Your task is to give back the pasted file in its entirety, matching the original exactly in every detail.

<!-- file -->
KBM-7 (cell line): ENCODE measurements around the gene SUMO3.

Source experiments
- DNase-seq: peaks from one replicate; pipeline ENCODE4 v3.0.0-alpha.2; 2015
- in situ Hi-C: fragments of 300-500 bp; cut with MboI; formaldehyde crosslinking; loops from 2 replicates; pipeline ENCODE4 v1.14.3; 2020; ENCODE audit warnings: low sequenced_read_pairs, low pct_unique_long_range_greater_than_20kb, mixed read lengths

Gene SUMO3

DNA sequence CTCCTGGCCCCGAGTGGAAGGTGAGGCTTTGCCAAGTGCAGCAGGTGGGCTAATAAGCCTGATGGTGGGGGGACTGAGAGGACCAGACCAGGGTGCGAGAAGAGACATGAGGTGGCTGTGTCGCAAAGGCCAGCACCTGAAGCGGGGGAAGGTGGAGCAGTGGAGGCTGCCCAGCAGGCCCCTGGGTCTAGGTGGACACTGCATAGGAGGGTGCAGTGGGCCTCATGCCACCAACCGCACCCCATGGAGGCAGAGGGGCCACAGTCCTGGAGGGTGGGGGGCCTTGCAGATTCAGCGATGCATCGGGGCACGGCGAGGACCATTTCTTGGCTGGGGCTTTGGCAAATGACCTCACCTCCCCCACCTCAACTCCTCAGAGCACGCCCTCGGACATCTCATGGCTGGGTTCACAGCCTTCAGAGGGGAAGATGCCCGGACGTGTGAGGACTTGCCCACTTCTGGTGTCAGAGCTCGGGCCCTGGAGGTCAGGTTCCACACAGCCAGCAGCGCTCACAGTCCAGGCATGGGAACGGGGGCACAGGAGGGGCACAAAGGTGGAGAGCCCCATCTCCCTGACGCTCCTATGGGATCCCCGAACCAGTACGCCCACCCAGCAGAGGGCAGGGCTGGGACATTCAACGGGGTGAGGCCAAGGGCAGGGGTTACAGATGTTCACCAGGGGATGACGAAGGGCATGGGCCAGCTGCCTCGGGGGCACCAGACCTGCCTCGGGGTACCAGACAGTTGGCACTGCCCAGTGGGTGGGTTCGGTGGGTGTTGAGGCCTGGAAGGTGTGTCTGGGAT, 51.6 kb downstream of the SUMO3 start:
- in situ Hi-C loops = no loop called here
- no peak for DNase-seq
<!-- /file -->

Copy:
KBM-7 (cell line): ENCODE measurements around the gene SUMO3.

Source experiments
- DNase-seq: peaks from one replicate; pipeline ENCODE4 v3.0.0-alpha.2; 2015
- in situ Hi-C: fragments of 300-500 bp; cut with MboI; formaldehyde crosslinking; loops from 2 replicates; pipeline ENCODE4 v1.14.3; 2020; ENCODE audit warnings: low sequenced_read_pairs, low pct_unique_long_range_greater_than_20kb, mixed read lengths

Gene SUMO3

DNA sequence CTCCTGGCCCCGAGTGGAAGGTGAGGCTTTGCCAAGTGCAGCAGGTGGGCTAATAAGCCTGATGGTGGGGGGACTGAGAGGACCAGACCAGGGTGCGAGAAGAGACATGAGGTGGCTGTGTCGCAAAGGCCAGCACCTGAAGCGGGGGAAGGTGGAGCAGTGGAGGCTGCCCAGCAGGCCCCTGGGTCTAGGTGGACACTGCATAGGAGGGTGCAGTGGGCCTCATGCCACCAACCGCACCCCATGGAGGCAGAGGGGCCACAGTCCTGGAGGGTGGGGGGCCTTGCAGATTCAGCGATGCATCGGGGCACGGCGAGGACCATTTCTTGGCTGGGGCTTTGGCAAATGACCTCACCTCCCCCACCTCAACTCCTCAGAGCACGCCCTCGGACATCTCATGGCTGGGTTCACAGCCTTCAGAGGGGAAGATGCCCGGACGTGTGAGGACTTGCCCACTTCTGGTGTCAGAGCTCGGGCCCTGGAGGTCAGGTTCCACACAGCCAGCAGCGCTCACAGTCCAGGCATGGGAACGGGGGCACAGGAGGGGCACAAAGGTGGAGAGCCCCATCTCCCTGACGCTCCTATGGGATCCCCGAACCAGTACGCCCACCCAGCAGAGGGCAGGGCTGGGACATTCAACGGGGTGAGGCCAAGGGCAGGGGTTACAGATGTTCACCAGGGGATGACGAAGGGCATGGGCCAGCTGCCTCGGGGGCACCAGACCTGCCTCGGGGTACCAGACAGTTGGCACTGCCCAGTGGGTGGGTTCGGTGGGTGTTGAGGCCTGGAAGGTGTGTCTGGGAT, 51.6 kb downstream of the SUMO3 start:
- in situ Hi-C loops = no loop called here
- no peak for DNase-seq